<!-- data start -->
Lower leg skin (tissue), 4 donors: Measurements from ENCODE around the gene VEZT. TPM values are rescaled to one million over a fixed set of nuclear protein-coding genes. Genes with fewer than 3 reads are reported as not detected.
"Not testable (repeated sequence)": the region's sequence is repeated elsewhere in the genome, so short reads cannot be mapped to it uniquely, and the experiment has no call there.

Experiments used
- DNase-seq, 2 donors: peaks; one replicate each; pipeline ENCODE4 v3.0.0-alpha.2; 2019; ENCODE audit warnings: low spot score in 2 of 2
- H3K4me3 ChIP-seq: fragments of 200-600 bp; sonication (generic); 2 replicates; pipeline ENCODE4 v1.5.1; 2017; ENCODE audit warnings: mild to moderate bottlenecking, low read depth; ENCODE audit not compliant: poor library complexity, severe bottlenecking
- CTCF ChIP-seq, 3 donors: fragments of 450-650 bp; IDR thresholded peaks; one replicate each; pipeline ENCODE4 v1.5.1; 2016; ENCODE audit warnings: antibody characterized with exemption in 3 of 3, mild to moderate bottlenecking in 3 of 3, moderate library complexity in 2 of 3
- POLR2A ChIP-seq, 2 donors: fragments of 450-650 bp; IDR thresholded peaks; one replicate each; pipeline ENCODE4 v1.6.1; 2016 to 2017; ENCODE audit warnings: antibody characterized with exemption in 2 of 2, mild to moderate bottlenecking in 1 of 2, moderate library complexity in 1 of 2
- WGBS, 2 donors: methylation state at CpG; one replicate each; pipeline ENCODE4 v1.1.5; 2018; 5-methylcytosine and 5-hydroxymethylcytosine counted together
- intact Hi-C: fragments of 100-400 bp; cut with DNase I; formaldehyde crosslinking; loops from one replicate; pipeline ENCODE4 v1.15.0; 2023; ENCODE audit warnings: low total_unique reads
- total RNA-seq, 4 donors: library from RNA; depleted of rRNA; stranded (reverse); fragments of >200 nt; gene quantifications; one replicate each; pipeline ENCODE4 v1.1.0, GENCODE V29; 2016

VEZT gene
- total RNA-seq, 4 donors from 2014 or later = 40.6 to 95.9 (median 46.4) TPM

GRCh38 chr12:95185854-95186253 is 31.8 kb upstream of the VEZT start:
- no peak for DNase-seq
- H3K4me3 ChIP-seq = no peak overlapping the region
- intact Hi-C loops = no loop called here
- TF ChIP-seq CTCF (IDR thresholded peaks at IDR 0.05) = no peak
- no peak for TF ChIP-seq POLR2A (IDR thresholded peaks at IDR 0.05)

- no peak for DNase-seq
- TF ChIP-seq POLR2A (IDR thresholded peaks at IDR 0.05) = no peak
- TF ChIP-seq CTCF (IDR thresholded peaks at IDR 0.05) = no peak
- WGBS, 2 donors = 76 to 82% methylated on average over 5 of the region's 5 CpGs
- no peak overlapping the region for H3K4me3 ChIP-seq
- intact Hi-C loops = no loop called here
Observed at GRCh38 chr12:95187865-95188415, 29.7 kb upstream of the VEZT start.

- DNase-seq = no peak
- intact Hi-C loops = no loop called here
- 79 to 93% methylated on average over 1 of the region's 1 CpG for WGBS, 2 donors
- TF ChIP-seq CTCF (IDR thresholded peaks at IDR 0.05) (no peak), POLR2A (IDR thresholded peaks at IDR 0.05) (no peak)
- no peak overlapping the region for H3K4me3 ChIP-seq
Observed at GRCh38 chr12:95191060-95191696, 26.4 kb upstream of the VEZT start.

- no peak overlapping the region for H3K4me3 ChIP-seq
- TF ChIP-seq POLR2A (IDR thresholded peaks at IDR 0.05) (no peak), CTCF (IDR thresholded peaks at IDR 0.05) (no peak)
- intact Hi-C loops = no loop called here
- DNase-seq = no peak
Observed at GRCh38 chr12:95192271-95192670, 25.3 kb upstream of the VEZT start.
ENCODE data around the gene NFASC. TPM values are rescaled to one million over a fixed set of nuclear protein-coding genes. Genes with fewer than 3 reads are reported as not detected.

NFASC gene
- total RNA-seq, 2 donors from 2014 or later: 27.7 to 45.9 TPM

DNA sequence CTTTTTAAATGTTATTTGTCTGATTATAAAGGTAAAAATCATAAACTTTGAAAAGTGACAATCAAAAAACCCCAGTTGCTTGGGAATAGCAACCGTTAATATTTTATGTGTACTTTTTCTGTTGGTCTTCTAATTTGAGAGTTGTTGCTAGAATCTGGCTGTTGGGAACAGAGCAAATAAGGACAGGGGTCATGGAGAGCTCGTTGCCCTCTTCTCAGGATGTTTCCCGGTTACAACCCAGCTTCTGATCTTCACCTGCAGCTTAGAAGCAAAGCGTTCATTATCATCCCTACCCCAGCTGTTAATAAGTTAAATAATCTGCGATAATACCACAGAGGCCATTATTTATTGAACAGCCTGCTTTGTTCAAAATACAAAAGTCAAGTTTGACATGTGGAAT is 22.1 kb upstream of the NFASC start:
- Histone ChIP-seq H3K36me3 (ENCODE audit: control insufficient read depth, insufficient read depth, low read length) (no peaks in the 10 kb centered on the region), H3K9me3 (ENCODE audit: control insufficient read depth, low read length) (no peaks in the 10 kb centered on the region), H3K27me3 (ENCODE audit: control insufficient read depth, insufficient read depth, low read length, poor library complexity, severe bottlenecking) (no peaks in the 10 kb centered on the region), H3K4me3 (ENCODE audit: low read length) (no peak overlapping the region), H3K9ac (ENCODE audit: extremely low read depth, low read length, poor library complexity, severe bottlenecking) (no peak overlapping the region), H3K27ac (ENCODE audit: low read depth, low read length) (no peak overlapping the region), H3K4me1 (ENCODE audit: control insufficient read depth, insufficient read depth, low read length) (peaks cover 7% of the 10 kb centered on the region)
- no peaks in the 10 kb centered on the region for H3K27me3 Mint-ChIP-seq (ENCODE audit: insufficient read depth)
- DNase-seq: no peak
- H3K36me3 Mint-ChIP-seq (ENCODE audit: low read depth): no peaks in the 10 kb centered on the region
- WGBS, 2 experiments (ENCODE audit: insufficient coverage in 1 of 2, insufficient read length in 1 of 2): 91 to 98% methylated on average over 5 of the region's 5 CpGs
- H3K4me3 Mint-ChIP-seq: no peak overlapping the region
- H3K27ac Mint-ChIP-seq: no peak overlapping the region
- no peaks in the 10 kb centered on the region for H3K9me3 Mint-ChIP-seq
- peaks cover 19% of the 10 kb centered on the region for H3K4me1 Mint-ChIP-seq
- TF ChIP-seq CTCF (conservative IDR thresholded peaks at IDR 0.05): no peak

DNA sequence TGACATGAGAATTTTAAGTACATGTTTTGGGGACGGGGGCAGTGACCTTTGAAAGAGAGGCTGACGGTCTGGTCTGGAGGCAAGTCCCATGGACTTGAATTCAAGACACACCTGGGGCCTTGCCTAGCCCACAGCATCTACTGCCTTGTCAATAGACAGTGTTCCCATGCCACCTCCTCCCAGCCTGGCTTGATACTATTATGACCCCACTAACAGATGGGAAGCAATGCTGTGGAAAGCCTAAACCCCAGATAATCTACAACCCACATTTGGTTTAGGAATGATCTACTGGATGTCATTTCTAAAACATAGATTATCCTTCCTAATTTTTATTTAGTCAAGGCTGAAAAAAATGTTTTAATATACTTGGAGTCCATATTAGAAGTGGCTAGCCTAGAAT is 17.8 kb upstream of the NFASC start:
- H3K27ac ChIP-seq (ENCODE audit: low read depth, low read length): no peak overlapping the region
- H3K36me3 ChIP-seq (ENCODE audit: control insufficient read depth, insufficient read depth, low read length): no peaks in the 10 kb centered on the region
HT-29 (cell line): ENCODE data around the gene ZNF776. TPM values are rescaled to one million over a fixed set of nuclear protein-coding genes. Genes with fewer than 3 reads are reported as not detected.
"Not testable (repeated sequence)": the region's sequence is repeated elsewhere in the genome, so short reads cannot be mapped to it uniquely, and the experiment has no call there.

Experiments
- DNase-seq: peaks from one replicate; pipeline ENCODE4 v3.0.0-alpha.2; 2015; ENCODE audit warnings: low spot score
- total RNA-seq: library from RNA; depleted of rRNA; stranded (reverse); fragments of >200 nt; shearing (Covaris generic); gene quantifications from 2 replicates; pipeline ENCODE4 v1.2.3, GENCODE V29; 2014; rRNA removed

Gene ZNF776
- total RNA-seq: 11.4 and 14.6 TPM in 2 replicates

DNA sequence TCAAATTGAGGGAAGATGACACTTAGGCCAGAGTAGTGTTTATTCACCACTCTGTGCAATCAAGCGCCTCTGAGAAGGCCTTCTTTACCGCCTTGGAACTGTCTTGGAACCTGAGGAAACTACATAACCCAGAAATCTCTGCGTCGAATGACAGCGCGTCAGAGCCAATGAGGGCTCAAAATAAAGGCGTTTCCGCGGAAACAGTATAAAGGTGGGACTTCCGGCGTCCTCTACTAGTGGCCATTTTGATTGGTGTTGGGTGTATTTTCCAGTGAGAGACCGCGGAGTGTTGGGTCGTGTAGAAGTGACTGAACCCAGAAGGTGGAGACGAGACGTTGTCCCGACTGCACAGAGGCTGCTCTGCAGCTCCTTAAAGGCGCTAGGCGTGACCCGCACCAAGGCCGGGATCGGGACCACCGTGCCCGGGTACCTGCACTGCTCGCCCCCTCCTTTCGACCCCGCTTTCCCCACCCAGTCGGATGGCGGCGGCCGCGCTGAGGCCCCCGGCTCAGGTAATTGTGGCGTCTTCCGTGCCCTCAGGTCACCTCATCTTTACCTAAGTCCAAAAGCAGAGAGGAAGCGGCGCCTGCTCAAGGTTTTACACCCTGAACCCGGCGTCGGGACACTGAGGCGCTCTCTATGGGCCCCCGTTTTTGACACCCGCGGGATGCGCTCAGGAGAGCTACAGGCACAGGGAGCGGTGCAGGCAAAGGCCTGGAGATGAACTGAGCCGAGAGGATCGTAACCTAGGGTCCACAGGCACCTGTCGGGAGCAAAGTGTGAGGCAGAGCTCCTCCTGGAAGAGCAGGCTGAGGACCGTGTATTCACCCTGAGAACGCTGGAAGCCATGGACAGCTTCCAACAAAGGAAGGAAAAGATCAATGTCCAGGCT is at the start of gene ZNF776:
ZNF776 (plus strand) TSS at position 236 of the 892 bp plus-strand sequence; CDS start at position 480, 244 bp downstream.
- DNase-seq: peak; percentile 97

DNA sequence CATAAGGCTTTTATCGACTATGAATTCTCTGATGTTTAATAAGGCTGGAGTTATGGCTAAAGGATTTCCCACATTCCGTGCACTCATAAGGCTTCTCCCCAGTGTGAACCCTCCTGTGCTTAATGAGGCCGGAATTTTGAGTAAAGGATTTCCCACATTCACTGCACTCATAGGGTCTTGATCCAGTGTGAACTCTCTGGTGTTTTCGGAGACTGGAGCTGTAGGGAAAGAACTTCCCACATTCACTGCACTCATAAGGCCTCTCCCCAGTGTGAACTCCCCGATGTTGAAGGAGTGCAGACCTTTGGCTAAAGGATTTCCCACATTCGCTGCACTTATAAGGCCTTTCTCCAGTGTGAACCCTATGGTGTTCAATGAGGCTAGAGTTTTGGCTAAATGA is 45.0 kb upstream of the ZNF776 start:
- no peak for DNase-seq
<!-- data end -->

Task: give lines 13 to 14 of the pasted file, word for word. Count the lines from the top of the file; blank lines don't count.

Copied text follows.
GRCh38 chr12:95185854-95186253 is 31.8 kb upstream of the VEZT start:
- no peak for DNase-seq